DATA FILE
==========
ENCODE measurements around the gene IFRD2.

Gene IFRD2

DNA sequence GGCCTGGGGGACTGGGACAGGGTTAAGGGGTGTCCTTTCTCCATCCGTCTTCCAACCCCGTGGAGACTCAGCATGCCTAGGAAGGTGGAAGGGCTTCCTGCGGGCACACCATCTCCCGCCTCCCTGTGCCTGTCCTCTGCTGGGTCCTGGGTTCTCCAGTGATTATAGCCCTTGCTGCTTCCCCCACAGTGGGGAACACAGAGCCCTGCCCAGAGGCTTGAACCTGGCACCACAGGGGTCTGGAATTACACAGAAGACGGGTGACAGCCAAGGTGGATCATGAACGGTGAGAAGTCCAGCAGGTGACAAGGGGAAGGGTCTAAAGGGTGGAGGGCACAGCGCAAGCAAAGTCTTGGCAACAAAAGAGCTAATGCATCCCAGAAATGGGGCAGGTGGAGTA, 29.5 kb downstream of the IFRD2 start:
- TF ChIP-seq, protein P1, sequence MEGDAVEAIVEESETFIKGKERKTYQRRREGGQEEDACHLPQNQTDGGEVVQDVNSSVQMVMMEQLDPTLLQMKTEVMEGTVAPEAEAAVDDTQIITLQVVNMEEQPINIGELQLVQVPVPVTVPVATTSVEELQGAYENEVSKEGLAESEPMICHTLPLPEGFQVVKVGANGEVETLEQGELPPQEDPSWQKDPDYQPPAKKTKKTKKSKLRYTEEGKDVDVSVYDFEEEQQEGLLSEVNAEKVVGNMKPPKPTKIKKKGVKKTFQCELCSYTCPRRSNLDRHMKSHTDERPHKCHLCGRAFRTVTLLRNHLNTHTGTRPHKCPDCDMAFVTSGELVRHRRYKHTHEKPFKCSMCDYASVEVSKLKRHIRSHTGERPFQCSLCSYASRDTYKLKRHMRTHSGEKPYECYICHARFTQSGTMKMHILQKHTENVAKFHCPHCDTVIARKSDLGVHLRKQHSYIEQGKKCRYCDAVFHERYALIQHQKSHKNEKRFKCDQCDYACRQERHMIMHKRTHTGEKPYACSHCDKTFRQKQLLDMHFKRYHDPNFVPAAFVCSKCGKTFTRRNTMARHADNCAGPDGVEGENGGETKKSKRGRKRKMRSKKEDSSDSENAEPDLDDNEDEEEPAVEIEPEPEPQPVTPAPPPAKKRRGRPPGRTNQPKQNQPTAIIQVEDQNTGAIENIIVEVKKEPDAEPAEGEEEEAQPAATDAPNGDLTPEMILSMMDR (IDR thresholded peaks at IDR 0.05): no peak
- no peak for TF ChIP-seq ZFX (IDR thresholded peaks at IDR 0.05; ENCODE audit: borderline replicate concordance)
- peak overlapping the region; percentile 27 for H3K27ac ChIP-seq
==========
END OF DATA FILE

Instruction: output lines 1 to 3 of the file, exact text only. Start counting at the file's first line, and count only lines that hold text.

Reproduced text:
ENCODE measurements around the gene IFRD2.

Gene IFRD2

DNA sequence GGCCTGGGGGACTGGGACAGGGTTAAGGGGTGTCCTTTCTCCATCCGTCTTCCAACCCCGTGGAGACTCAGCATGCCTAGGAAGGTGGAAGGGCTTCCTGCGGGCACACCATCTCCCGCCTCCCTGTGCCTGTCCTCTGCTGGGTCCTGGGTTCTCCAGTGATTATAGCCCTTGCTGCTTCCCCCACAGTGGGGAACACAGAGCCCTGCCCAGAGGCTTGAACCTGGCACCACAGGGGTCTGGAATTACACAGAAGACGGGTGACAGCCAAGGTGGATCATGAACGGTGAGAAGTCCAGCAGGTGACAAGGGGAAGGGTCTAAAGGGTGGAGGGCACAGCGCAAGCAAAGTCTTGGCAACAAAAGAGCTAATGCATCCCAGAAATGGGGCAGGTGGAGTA, 29.5 kb downstream of the IFRD2 start: